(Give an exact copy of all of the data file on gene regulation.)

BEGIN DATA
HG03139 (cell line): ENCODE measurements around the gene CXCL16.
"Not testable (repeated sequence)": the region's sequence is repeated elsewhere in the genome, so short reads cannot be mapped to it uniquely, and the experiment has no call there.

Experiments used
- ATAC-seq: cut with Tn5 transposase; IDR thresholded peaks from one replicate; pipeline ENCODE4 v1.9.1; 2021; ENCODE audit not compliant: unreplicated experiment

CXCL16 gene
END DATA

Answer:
HG03139 (cell line): ENCODE measurements around the gene CXCL16.
"Not testable (repeated sequence)": the region's sequence is repeated elsewhere in the genome, so short reads cannot be mapped to it uniquely, and the experiment has no call there.

Experiments used
- ATAC-seq: cut with Tn5 transposase; IDR thresholded peaks from one replicate; pipeline ENCODE4 v1.9.1; 2021; ENCODE audit not compliant: unreplicated experiment

CXCL16 gene